4,366

Niger

3,153

3,032

Other

10,523

10,601

Total

41,279

 43,930

Source: WNA

While there were modest increases in price over the last two weeks since these events started to unfold, it is interesting that this week’s increase was the largest in some time.  This is after Kazatomprom assured their customers late last week that production will be unchanged and that it would honour all existing agreements; and following the Uranium One announcement that the Russian ARMZ will take a 17% stake in the company for half a uranium mine in Kazakhstan. 

And there are also issues for potential future production.  The acquisition of Western Prospector by CNNC in Mongolia is at risk as the government of Mongolia has temporarily suspended Western Prospector’s mining licenses.  This is of interest as it represents a recent investment in potential future production by China.

So what does this all mean for the nuclear industry?  Clearly, one of the strengths of the industry is the fact that uranium is available from very politically stable countries, primarily Canada and Australia.  With production now increasing in Kazakhstan and Africa where there are deeper political issues, is there now an increased risk to future supply?  Well, so far if we use the uranium price as a proxy for international concern, it appears that there is some concern.  But with the need for uranium supply and demand to be in good balance for the industry to move forward and build the many new nuclear plants under consideration, as a minimum, we would suggest that the bigger nuclear markets carefully review their supply strategies and ensure that they are sufficiently diversified to minimize their risk.  Each uranium producing country has different political issues – and none are immune.  Therefore diversification is an essential part of long term strategic uranium supply strategy.

MIT Report Update “The Future of Nuclear Power”

This week MIT released an update to its 2003 report, “The Future of Nuclear Power”.  Back in 2003 this report brought the economics of nuclear power in the United States to the forefront.  It supported new nuclear as a low carbon option for electricity generation and considered a scenario that would see the increase in capacity by a factor of 3 (meaning building about 200 new units) by the middle of this century.  It is commonly accepted that this report was an important input into the policy that followed with respect to nuclear power including the nuclear power 2010 program and the Energy Policy Act of 2005.

This update looks at progress over the past 6 years and of most interest, updates the economics.  The following table from the report shows the new versus old analysis.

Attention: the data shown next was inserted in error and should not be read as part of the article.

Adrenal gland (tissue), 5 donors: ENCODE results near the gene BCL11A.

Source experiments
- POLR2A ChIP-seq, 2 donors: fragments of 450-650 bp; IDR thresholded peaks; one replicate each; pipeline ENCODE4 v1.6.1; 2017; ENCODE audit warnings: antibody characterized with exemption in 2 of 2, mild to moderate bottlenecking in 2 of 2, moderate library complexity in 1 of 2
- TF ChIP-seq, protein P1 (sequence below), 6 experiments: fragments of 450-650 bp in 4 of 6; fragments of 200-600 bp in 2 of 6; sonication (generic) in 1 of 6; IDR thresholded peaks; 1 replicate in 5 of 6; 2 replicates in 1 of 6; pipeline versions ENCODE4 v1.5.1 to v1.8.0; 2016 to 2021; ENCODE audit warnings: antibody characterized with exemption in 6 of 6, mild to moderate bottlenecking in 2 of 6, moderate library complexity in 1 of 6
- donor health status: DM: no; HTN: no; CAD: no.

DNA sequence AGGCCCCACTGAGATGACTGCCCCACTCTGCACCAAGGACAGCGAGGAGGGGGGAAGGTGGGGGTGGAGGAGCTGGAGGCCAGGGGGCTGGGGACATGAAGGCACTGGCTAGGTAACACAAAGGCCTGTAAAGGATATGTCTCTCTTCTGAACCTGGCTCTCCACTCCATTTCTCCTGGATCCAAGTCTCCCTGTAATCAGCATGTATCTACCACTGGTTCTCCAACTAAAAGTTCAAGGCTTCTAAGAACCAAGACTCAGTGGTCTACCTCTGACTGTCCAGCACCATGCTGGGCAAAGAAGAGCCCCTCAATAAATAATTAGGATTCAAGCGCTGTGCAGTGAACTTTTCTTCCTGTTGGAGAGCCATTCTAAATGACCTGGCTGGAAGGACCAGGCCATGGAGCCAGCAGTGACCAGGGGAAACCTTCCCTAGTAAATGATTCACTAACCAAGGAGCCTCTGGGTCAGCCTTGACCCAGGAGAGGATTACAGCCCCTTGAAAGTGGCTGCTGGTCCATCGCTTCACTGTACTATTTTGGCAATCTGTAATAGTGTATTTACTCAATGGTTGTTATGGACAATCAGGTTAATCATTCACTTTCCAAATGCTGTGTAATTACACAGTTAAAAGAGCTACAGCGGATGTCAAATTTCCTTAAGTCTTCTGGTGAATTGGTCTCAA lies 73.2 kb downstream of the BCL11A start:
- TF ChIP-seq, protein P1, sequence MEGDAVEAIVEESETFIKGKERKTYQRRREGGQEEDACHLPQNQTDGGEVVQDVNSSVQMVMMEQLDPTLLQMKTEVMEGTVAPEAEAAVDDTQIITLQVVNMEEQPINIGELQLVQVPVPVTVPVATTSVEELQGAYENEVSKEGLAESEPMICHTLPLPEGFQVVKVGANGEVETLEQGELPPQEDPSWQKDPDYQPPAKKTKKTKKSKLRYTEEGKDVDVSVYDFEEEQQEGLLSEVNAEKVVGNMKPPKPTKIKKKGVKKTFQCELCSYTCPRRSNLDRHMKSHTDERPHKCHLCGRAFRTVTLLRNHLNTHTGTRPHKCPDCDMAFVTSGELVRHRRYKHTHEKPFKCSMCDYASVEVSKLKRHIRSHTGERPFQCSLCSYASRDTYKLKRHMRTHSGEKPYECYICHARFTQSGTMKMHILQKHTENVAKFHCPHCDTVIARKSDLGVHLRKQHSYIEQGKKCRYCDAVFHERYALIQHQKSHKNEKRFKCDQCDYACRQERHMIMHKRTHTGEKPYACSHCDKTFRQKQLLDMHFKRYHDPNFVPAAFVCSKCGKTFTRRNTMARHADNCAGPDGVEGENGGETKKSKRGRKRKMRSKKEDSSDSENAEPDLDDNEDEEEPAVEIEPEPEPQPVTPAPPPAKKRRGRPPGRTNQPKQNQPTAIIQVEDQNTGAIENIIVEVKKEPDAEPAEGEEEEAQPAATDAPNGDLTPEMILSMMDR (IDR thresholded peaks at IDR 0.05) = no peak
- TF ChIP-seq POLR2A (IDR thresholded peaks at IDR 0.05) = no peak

Click on table to enlarge

Click on table to enlarge

As can be seen, the costs have increased significantly over this time period with the projected costs of nuclear increasing faster than the costs of the coal and gas alternatives.  However, the authors draw the same conclusions as they did in 2003; that nuclear is competitive with the alternatives. The report continues to assume a higher project risk for nuclear than fossil.  This translates into a higher cost of capital and the highest cost of electricity.  Assuming the same cost of capital as the alternatives results in nuclear being extremely competitive.

I want to comment on the costs and assumptions.  I have to admit, that back in 2003, when I worked for a nuclear vendor, I was not happy with this report assuming nuclear at $2,000 /kW.  At that time we all believed that we were making strides to lower the cost of new plants and we wanted to see that reflected in the analysis.  Well, I was wrong.  Today the cost of nuclear power has increased and I do accept that $4,000 /kW is a reasonable assumption to make in today’s world.  Does that mean that I think that it is OK for nuclear plants to cost $4,000 /kW?  I definitely think that more work needs to be done to bring these costs down but that is the subject for another discussion.

On the other hand, things have evolved so that the other assumptions do need to be challenged.   While it may have made sense to assume different costs of capital in 2003, this is no longer the case.  The argument in the report is based on the industry’s poor track record of building on time and on budget.  It states that issues with new plants since that date confirm this and that the risk premium can only be eliminated with proven plant delivery performance.  While I do agree that the industry needs to prove it can deliver a new fleet of plants to budget and schedule, things have changed since 2003.